“Act III: Awakening” also has a bit of a disjointed nature because, rather than just show news clips of Kanye being tracked by the paparazzi and discussed by talking heads, Chike & Coodie intersperse the visual collage with home videos of Coodie’s daughter (contrasting divergent life paths) and clips from a cartoon adaptation of Jonathan Swift’s Gulliver’s Travels—a callback to Donda telling Kanye in “Act I” that “a giant looks in the mirror and sees nothing,” as a way of encouraging his confidence and humility.

It would be difficult to replace the segment dedicated to this combination of clips, home videos, and symbolic cartoon excerpts with something more substantial, though. There’s nothing to be done about the fact that, more than 15 years ago, Kanye decided he didn’t want the documentary to come out, or that he excluded his hand-picked documentarians from his life for more than a decade. The intimate framing of the series dictated that once they were separated from their subject, the piece lost creative steam only replaceable through reconnection.

Consequently, there’s no space or time to explore Kanye’s professional relationship with Jay-Z or the controversy of multiple former collaborators (Consequence, GLC, Talib Kweli) claiming he has ghostwriters, which Kid Cudi corroborated during a tense period in their relationship between The Life of Pablo and KIDS SEE GHOSTS. Once reunited with Kanye, Chike & Coodie portray the joy he seemed filled with as Jesus Is King was coming together in contrast to the apparent mental health crisis that coincided with the 2020 presidential campaign and the release of Donda.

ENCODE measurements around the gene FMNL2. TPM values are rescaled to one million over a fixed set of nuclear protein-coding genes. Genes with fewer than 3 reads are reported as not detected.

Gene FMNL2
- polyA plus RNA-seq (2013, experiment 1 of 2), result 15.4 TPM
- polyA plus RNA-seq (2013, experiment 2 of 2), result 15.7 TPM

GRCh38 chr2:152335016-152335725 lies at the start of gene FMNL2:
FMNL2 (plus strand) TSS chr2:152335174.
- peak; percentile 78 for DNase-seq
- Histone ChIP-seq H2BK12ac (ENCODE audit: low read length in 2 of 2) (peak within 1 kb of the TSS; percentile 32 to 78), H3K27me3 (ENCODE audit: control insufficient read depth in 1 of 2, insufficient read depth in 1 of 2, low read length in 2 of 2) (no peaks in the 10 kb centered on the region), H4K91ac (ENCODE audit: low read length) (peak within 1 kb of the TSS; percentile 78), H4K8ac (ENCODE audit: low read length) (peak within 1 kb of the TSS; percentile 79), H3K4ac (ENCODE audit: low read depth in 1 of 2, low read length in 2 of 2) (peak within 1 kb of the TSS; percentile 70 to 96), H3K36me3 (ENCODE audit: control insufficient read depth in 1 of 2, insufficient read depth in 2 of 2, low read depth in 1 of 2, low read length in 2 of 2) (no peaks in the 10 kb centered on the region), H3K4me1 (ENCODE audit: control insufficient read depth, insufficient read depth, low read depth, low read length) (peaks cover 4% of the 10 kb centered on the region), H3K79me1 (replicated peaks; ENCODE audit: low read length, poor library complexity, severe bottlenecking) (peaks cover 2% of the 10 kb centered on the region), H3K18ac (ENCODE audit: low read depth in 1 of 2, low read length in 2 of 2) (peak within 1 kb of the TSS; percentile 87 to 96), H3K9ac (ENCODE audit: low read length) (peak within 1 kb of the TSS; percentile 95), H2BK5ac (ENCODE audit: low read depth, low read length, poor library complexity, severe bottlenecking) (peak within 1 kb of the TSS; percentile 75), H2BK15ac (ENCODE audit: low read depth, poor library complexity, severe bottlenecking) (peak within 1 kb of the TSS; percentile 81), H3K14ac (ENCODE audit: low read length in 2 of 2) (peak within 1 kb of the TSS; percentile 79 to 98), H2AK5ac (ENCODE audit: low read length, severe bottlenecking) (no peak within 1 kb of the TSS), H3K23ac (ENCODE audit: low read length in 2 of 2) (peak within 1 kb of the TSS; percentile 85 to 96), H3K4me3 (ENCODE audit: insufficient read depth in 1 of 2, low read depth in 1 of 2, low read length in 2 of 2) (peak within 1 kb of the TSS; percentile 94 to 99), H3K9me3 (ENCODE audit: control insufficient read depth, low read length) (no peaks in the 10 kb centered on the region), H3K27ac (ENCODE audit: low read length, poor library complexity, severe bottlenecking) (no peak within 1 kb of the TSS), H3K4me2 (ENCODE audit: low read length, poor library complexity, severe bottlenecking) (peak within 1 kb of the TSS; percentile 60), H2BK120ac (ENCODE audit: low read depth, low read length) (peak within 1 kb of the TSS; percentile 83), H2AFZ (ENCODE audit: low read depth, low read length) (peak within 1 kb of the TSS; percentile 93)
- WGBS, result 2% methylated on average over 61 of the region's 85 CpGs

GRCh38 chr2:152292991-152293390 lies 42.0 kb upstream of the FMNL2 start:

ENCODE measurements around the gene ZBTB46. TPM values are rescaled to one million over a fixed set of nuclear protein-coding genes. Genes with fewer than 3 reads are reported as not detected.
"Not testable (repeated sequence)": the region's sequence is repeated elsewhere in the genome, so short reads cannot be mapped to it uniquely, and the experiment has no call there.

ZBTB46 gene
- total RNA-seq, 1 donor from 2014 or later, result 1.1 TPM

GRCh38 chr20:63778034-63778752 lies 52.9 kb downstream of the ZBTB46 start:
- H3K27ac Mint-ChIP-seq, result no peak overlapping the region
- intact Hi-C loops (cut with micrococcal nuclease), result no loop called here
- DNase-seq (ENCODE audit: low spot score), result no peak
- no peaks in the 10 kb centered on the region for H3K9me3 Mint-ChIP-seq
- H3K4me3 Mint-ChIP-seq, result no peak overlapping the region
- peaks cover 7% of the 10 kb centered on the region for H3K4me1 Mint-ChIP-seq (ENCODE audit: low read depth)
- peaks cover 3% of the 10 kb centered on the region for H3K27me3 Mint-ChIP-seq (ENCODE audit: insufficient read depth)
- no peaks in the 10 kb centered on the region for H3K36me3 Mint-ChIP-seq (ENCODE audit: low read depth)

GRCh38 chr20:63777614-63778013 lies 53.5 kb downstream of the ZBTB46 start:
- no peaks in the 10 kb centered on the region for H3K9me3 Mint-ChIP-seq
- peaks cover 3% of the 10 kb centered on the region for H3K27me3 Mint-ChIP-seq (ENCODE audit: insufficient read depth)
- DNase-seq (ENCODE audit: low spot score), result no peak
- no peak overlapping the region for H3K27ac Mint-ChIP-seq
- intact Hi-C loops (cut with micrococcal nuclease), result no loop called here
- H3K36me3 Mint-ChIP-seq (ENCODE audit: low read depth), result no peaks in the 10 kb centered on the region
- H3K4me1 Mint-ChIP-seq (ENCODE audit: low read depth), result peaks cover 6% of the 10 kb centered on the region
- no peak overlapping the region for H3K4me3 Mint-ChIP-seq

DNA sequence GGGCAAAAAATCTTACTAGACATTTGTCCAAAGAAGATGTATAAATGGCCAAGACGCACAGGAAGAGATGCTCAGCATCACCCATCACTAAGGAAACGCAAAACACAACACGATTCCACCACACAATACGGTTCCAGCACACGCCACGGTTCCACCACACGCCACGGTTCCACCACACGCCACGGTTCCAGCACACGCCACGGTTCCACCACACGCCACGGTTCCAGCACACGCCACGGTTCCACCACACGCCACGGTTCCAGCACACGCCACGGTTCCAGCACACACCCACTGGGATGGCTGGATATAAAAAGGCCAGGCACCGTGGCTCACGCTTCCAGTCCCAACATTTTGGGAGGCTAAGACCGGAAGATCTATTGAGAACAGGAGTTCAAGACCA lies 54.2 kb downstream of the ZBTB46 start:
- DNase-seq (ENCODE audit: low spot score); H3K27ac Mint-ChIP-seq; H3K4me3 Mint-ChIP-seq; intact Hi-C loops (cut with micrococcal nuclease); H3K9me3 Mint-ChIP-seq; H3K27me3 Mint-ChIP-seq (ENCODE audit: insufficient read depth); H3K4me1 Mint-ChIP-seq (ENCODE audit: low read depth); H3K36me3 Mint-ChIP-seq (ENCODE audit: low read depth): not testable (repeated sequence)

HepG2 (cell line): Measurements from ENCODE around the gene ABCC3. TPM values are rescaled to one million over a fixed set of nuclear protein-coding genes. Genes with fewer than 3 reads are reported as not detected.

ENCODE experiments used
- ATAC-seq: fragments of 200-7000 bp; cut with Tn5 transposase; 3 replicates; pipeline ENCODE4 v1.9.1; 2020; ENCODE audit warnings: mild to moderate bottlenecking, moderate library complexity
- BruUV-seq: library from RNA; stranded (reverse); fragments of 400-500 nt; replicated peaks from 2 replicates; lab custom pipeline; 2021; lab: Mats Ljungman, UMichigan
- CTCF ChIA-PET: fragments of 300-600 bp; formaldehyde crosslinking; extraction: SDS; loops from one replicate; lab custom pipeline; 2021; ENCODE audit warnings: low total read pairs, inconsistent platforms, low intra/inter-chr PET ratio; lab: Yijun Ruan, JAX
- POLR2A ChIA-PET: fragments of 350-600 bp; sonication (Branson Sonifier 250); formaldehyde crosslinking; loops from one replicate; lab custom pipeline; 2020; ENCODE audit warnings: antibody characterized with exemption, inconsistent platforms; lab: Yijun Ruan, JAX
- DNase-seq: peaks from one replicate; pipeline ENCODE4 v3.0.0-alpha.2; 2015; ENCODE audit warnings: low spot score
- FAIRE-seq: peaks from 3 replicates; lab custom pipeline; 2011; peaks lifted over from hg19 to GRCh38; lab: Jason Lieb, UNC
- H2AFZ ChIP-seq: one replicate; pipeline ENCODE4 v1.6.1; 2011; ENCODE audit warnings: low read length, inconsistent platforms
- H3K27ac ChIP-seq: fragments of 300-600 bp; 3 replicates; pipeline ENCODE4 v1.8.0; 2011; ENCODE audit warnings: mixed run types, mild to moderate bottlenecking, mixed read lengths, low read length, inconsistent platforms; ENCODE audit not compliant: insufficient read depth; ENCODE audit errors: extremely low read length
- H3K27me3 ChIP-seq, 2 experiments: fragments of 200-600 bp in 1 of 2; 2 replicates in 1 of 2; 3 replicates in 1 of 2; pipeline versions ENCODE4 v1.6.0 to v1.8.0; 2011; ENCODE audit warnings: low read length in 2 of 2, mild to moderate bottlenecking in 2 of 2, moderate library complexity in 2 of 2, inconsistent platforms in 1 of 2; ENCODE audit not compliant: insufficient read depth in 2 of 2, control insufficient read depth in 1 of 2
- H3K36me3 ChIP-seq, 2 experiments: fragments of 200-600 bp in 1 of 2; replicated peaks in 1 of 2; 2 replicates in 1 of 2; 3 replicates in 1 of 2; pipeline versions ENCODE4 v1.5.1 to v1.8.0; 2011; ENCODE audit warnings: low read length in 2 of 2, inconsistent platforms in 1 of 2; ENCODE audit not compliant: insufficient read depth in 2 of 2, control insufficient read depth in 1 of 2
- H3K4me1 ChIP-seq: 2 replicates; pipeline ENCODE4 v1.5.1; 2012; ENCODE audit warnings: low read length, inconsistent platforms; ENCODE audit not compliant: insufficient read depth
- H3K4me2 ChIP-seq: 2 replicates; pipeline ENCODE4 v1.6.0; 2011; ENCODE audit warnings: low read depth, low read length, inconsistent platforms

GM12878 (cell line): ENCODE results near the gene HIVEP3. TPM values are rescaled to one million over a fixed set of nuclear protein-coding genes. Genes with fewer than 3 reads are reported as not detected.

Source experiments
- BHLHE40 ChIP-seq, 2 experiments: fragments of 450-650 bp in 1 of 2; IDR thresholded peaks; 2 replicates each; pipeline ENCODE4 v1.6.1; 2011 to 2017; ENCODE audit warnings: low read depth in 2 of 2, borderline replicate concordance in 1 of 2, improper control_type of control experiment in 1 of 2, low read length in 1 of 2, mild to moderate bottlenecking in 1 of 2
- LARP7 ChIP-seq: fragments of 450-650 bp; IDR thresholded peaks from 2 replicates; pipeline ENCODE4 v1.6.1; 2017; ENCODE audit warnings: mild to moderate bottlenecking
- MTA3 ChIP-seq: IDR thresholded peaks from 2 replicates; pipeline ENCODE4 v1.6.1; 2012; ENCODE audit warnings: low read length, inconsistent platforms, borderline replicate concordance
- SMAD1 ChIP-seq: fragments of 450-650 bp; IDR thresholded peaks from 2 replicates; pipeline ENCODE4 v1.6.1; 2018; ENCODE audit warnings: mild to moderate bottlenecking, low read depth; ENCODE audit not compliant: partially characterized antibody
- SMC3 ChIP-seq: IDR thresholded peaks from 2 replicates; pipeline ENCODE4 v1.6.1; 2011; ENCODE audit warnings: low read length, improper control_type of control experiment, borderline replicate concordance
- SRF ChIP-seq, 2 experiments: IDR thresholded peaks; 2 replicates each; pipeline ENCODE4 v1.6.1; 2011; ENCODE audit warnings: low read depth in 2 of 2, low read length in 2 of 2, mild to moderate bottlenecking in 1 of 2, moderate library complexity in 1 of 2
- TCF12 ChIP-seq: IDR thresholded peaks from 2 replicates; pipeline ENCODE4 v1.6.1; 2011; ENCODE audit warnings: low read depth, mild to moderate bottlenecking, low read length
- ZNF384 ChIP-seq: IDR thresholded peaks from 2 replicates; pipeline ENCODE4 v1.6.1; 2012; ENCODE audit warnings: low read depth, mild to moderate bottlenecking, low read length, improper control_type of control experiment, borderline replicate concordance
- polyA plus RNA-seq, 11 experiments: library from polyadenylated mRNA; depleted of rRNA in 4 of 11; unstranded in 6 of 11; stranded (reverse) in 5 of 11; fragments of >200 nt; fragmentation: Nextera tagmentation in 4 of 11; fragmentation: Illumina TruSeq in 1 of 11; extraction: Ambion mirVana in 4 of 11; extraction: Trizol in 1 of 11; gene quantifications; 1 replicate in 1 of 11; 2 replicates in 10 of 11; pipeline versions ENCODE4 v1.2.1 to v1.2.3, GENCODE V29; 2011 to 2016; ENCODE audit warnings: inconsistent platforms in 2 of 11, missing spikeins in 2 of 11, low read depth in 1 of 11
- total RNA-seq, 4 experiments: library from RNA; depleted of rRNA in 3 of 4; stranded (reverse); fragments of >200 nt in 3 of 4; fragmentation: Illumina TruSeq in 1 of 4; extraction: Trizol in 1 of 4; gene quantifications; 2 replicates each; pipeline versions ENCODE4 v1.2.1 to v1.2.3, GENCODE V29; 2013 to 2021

Overall, Jeen-Yuhs succeeds in elucidating Kanye’s journey to stardom, though ultimately its intimacy feels professional rather than personal. The documentary is valuable to audience members who want to know more of the details behind the stories he tells on the last track of The College Dropout, “Last Call,” and learn more about his close relationship with his mother. For fans, listeners, and viewers who want insight into the last half-decade of Kanye’s public mishaps, there’s a little there, but not a lot. For those who want to know in detail about the transformation from The College Dropout Kanye to The Life of Pablo Kanye or the personal relationships behind the music, the docuseries leaves much to be explored. It feels much more like a success than a failure, but also wasn’t what I expected. As such, it is fittingly Kanye, but it also means the final word is yet to be written—not just on the artist’s life, but also on the period the documentary purports, or is forced, to portray.

Jeen-yuhs: A Kanye Trilogy premieres February 16th on Netflix, with segments released weekly.

Kevin Fox, Jr. is a freelance writer and former Paste intern. He loves videogames, film, history, pop culture, sports, and human rights. He can be found on Twitter @kevinfoxjr.